UPSC Mains Strategy: Tips to Prepare for Genral Studies GS Paper 2 By Yuvraj IAS
The General Studies Paper 2 covers the subjects polity, governance, social justice and international relations. This article gives you tips on how to prepare for GS paper 2 and also illustrates with an example how to answer questions from these topics.
First of all, a few basic pointers are given for you to keep in mind when you write answers in GS paper 2:
- Don’t leave any question unanswered. If you come across a question which you think you aren’t prepared for, avoid leaving it blank. It is highly likely that you know something about the topic. Write what you know related to the topic so that you have the chance of scoring at least 1 or 2 marks. Each mark counts in the final tally.
- Keep track of time when you write answers. In order to complete the paper, you must time your answer writing. Also, you must understand and write according to the ‘demand’ of the question.
- It is recommended that you write the polity and governance related questions in points and avoid writing in points for the international relations questions.
Now we give you the important topics in GS paper 2 which you must cover to fare well in the IAS mains exam.
Polity & Governance
- Relation between the Directive Principles of State Policy (DPSP) and Fundamental Rights. Questions can be asked on the issue of ban on cow slaughter. The issue of cow protection as laid down in the DPSP versus the possible violation of fundamental rights when cow slaughter is banned is to be explored. Also important in this regard is the right to privacy and the Aadhar card issue.
- Article 377 and transgender rights.
- Judicial appointments and the National Judicial Appointments Commission.
- Good governance – concept of e-governance.
- Poverty estimation and the Socio Economic and Caste Census.
- Comparison of the Indian Constitution with other constitutions.
- SAARC and regional connectivity. South Asia and India’s relations with her neighbours are very important topics in the IR section. Almost every year a question is asked from this topic.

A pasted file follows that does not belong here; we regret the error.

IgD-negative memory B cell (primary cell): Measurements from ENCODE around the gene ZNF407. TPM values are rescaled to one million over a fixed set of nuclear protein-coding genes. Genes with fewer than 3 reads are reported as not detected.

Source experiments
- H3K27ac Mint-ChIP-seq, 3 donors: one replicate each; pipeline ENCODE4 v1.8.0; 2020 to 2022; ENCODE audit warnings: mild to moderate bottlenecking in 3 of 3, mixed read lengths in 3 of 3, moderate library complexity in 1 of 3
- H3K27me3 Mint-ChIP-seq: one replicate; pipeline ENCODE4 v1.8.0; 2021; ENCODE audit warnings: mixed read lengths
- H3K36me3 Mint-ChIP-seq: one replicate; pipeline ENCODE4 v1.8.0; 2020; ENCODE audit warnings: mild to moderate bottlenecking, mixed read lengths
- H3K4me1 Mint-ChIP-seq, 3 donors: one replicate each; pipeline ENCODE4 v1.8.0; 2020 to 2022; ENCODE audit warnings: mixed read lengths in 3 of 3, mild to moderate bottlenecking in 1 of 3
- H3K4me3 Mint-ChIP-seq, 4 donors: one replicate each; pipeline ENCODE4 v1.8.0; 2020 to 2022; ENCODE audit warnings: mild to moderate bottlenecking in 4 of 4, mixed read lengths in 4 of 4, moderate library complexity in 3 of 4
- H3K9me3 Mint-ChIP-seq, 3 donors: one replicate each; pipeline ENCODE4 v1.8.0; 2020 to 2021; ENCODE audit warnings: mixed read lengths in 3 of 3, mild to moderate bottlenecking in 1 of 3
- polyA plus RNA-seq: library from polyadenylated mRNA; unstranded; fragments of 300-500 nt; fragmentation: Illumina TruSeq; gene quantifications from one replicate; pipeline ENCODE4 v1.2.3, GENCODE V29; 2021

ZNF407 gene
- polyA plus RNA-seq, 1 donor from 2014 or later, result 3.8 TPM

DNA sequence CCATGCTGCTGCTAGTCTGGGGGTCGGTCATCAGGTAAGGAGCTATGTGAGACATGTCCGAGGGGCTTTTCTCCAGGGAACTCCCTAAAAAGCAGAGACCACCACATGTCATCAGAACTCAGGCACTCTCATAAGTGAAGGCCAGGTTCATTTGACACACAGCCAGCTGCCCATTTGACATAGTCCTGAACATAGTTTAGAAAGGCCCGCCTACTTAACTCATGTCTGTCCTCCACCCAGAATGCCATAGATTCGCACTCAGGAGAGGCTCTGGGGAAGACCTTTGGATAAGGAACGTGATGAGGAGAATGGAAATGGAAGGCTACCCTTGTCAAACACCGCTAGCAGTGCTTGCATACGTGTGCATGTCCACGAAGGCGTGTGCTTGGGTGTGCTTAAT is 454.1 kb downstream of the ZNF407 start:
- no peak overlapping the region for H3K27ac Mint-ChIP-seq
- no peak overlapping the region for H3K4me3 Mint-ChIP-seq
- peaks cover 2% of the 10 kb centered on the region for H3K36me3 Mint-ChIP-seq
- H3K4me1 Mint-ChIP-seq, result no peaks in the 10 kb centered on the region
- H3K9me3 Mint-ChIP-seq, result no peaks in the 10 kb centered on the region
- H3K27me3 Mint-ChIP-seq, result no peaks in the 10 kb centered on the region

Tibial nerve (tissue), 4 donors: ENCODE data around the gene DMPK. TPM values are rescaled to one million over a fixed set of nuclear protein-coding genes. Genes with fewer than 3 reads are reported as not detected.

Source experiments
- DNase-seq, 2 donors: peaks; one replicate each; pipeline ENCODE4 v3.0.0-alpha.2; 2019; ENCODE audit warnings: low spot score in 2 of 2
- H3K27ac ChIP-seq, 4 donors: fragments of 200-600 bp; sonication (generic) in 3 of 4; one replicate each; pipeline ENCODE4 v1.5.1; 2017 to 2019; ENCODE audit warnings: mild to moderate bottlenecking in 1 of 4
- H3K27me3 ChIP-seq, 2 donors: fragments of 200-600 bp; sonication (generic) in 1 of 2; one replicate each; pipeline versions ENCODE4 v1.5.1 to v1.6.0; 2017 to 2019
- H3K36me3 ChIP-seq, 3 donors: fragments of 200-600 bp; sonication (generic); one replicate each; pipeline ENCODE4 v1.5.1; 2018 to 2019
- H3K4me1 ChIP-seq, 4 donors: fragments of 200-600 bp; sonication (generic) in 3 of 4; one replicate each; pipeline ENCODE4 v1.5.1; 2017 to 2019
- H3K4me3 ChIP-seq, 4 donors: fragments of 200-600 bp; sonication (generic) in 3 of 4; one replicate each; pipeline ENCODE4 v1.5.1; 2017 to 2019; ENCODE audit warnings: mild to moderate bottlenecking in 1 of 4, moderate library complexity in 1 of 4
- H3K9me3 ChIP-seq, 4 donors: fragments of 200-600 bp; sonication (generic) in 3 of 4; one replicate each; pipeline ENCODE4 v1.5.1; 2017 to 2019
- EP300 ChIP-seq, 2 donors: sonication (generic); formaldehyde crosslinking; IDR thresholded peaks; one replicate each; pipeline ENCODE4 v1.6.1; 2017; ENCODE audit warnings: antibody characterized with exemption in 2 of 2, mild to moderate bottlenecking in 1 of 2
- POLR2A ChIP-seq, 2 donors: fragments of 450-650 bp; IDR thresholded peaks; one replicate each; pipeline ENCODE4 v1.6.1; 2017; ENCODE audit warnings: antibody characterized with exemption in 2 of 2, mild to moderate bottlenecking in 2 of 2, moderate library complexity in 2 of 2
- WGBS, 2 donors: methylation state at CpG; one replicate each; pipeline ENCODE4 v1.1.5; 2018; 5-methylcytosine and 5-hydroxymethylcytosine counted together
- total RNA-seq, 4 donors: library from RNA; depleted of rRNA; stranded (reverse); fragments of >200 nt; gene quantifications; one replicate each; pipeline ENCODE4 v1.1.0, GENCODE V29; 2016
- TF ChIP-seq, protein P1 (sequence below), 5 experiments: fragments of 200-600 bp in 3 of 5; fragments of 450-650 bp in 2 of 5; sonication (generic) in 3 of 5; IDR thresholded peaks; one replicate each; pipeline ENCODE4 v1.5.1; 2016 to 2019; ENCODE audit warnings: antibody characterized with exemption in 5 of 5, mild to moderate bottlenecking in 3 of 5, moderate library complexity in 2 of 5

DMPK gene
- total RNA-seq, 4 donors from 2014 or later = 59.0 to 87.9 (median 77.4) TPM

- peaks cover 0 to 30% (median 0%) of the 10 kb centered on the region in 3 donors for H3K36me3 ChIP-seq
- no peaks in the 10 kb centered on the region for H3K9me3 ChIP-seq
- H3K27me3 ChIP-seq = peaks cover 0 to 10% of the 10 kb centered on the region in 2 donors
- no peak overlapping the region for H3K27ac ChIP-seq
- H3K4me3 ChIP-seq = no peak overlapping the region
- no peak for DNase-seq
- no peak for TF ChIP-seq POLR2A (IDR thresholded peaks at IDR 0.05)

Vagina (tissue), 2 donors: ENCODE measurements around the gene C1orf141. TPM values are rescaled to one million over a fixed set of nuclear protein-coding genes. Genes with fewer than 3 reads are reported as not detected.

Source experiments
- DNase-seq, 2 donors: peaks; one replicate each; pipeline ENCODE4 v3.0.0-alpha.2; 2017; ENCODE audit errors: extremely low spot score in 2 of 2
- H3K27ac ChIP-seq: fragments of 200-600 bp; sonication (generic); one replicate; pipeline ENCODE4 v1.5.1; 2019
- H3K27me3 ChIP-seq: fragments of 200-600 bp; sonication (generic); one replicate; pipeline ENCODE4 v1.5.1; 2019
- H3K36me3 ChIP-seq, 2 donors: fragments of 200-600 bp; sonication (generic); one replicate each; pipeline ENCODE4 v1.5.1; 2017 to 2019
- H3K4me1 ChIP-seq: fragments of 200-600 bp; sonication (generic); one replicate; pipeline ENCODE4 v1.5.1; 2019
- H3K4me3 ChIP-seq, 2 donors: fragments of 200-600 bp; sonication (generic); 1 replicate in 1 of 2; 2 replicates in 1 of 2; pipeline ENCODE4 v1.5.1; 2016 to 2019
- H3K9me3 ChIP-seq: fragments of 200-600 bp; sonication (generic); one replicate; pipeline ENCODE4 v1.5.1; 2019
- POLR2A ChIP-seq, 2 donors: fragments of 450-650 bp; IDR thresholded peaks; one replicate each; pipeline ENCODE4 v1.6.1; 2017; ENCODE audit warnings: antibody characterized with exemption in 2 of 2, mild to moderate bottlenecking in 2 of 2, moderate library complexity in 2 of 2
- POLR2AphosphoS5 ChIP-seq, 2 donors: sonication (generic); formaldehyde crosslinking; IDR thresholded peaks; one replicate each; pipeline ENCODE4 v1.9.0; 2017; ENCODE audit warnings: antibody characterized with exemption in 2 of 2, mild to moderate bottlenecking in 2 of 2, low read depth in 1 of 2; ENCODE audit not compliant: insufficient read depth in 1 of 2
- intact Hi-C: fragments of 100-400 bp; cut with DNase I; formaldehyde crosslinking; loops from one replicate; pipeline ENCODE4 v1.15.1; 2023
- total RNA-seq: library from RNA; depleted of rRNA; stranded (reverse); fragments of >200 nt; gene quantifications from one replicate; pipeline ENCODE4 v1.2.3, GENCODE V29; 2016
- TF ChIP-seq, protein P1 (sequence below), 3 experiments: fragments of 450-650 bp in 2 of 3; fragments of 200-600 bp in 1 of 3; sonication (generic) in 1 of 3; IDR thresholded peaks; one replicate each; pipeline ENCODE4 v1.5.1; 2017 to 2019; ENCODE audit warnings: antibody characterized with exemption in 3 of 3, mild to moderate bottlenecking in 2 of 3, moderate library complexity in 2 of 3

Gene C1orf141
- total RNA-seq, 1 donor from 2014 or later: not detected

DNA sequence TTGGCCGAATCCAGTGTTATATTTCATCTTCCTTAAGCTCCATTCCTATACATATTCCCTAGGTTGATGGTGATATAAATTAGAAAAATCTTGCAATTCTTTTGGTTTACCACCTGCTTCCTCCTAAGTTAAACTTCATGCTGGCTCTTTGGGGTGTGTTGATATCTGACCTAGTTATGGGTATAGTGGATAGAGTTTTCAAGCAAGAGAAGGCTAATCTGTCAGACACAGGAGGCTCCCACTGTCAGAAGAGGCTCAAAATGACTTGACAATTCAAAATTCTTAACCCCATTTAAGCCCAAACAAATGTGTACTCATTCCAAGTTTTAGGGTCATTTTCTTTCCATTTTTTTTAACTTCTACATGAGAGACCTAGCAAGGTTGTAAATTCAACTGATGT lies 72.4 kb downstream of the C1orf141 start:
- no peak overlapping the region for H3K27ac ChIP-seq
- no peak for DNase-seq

- India-Central Asia relations.
- India-Israel relations.
- India-Iran relations.
- India-Qatar relations.
- India-Africa relations.
- India-USA relations.
- India-EU relations.
- India-Russia relations.
- Relations with Pakistan/China and the border issues.
- Climate change negotiations.
- Past global agreements.
- India’s economic interaction and relation with the world.
- UNSC reforms.
How to structure an answer in GS paper 2?
For illustration, a question is taken from the 2014 mains GS paper 2.
Q) Starting from inventing the ‘basic structure’ doctrine, the judiciary has played a slightly proactive role in ensuring that India develops into a thriving democracy. In light of the statement, evaluate the role played by judicial activism in achieving the ideals of democracy.
Here, the question asks you to write about the working of the Indian judiciary from the time the basic structure doctrine was proposed in the Kesavananda Bharathi case in 1973. You should also write about judicial activism, the strengths and weaknesses of the judiciary with respect to its working. When the question says ‘evaluate’, you should write about the strengths and weaknesses of a topic and then take a measured stand on the issue. In this question, you should also talk about Public Interest Litigation (PIL) that goes along with the idea of judicial activism.
First, define judicial activism and explain the idea of PIL. Then, give examples where the judiciary interfered in matters of legislature and executive.
An example of judicial interference in the legislature: Direction given by the Supreme Court in 1998 giving guidelines to prevent sexual harassment of women at the workplace.
An example of judicial interference in the executive: Court monitoring of cases involving the CBI.
An example of PILs being taken up by the judiciary: Delhi air pollution PIL being taken up by the Supreme Court.
After writing all the above, you must also point out that when taken overboard, judicial activism can lead to judicial overreach, and this is in violation of the separation of powers of the legislature, the executive and the judiciary. In the long run, this can be detrimental.